For all the headlines and Chinese pique that freedom of navigation operations in the South and East China seas generate, their strategic value is actually pretty limited. But one such operation carried out two weeks ago was different. On March 24, the USS Curtis Wilbur, a guided missile destroyer, cruised through the Taiwan Strait. For the first time in the waters, sailing alongside the destroyer was a U.S. Coast Guard cutter. The vessel, the USCGC Bertholf, is a 4,600-ton National Security Cutter that was sent to the Western Pacific in early March. It’s set to be replaced in the coming by months by another Legend-class cutter. This has raised an important question: Will the U.S. send its Coast Guard into the South China Sea next? The Coast Guard could help fill holes in existing U.S. strategy in the Western Pacific, but it would mark a substantial shift in U.S. tactics and appetite for risk. And as it stands, there’s little evidence that the U.S. “white hulls” will be attempting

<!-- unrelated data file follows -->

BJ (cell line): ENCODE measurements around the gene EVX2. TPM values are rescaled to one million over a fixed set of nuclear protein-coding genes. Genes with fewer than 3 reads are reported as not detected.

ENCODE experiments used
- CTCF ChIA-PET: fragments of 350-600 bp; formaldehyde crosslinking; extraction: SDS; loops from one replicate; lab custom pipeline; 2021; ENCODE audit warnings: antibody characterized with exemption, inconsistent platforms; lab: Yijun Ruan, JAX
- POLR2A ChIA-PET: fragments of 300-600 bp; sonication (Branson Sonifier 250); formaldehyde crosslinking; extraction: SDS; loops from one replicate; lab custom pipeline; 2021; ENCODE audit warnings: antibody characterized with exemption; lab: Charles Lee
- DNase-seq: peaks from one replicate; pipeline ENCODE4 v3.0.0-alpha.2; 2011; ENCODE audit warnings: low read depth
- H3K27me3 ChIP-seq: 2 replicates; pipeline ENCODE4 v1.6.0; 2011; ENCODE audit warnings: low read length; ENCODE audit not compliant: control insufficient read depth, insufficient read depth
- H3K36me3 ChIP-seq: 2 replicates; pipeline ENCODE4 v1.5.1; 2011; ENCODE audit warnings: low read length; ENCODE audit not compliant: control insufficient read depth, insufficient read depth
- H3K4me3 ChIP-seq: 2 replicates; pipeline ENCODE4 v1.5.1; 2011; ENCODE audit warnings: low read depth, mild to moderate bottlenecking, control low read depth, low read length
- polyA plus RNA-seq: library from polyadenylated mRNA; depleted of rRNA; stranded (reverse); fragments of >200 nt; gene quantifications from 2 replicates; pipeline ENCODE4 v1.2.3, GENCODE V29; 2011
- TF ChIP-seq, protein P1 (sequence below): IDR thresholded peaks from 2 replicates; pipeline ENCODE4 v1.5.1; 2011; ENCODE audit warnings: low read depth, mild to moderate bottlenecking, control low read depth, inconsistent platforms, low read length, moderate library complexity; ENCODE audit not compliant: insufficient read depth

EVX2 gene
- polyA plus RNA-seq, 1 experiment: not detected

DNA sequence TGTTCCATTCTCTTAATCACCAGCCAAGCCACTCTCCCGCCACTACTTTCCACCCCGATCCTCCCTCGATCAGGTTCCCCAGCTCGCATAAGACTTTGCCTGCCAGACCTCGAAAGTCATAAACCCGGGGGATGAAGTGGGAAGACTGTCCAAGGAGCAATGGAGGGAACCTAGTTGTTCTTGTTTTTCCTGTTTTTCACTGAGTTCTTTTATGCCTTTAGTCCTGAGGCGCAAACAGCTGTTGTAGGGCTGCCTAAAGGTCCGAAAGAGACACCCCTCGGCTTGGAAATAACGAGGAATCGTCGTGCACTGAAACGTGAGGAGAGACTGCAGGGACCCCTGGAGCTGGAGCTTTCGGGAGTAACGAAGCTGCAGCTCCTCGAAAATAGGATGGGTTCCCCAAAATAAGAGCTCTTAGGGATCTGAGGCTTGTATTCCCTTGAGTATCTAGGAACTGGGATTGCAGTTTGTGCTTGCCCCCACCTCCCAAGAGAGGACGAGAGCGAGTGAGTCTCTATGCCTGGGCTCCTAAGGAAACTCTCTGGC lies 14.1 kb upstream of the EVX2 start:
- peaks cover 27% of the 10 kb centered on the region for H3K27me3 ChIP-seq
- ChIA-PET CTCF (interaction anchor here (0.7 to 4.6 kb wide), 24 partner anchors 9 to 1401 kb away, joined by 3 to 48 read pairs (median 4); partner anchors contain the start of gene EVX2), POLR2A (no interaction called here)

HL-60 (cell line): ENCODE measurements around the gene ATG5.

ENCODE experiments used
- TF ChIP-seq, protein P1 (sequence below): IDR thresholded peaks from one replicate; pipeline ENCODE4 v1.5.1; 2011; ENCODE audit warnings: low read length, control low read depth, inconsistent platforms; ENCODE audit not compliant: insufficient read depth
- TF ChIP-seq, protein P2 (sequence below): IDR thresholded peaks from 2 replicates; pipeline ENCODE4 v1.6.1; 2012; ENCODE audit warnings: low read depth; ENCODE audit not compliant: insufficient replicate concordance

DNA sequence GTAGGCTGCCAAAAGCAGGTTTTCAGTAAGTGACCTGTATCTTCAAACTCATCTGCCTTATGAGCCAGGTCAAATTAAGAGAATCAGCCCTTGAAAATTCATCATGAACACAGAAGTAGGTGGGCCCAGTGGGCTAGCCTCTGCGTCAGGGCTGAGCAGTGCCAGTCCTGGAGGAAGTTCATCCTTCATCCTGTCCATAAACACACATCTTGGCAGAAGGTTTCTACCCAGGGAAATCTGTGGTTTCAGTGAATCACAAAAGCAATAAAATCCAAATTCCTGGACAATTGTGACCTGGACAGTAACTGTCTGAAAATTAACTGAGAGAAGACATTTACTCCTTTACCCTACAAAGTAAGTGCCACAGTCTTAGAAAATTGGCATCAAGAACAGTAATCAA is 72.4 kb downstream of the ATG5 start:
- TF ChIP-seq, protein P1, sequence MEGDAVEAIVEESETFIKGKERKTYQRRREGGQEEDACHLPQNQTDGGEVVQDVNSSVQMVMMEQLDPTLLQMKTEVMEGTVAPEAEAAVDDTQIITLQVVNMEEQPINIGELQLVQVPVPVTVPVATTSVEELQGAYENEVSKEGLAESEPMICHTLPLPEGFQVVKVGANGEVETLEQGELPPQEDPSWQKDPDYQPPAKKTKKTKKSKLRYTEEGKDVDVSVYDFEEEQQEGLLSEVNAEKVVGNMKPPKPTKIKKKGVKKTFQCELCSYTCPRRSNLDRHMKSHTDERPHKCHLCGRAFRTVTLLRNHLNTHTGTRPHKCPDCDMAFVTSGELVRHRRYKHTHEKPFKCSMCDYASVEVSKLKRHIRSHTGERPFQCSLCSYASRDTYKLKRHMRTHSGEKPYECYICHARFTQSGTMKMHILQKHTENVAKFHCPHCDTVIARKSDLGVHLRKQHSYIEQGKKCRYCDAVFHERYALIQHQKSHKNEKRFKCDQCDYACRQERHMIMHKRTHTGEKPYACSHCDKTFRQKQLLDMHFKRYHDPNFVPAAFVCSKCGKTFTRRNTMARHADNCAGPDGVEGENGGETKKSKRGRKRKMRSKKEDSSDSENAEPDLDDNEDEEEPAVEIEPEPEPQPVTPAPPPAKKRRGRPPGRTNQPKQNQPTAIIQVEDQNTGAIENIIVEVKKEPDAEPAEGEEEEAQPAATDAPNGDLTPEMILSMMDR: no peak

Will the US Coast Guard Enter the South China Sea ‘Grey Zone?’
An incursion into the area by the U.S. Coast Guard could cause an escalation the U.S. would rather avoid.